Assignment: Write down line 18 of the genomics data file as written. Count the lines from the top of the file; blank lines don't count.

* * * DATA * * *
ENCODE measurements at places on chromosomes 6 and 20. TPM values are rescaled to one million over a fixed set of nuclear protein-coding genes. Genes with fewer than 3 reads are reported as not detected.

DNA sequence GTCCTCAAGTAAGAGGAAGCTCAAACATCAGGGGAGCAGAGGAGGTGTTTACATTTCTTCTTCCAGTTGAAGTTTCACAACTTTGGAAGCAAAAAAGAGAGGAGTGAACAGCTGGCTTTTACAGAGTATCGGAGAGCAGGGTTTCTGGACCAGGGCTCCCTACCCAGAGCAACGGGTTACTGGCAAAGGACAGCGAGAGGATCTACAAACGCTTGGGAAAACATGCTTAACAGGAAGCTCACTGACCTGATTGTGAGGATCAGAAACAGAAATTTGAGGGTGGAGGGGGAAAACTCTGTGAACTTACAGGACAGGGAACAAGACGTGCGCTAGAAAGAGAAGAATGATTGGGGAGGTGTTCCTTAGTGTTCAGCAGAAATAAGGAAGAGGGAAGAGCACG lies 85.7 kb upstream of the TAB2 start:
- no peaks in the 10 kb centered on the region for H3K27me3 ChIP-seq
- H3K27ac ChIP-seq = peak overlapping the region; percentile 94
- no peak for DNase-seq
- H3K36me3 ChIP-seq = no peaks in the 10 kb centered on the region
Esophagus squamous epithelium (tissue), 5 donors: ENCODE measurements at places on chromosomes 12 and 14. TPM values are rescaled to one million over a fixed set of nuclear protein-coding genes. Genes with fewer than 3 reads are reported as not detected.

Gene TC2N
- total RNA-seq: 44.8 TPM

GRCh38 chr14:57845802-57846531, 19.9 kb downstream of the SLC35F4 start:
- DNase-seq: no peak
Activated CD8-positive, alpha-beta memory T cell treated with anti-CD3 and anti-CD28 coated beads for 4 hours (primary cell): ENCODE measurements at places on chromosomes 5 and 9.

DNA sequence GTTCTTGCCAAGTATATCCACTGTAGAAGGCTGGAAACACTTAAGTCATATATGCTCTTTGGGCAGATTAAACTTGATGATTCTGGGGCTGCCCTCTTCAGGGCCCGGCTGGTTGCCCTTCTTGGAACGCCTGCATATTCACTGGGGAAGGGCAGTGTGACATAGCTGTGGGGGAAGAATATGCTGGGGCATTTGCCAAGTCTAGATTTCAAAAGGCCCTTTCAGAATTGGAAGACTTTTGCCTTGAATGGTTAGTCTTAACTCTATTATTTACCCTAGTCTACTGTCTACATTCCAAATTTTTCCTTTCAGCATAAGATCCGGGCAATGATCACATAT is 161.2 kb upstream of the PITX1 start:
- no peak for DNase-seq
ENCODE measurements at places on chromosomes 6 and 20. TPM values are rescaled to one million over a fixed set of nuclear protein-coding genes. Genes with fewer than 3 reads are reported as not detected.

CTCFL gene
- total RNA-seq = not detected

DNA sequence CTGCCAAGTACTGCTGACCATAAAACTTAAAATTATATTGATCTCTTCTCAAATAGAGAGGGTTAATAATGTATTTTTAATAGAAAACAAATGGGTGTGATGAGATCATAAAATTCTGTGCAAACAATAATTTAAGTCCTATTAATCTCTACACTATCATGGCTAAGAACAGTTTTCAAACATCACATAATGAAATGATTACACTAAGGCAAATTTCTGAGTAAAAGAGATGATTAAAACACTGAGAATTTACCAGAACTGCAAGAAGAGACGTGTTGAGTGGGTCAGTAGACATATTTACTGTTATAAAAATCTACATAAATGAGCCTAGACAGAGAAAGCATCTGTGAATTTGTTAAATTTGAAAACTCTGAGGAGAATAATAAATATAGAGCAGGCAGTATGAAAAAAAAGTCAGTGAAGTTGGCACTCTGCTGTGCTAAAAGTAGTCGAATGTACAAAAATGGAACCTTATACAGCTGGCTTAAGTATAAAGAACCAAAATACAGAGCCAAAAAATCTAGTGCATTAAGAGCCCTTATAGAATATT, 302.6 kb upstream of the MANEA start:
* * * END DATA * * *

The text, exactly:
DNA sequence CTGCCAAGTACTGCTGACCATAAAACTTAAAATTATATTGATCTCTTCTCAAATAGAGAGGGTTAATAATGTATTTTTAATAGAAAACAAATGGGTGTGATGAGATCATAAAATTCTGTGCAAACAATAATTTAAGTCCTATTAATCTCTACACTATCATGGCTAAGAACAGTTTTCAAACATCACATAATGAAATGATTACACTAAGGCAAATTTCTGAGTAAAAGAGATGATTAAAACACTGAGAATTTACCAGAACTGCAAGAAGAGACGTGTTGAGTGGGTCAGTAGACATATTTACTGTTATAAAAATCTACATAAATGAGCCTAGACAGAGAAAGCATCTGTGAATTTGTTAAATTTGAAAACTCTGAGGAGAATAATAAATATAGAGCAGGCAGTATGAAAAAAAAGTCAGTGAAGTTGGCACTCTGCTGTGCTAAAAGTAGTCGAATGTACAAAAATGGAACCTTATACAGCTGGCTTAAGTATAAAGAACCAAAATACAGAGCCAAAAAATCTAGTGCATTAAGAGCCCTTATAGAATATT, 302.6 kb upstream of the MANEA start: